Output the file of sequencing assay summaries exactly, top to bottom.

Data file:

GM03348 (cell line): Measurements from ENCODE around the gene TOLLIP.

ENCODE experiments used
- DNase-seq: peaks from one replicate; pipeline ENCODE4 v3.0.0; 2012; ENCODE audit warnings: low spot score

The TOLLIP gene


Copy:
GM03348 (cell line): Measurements from ENCODE around the gene TOLLIP.

ENCODE experiments used
- DNase-seq: peaks from one replicate; pipeline ENCODE4 v3.0.0; 2012; ENCODE audit warnings: low spot score

The TOLLIP gene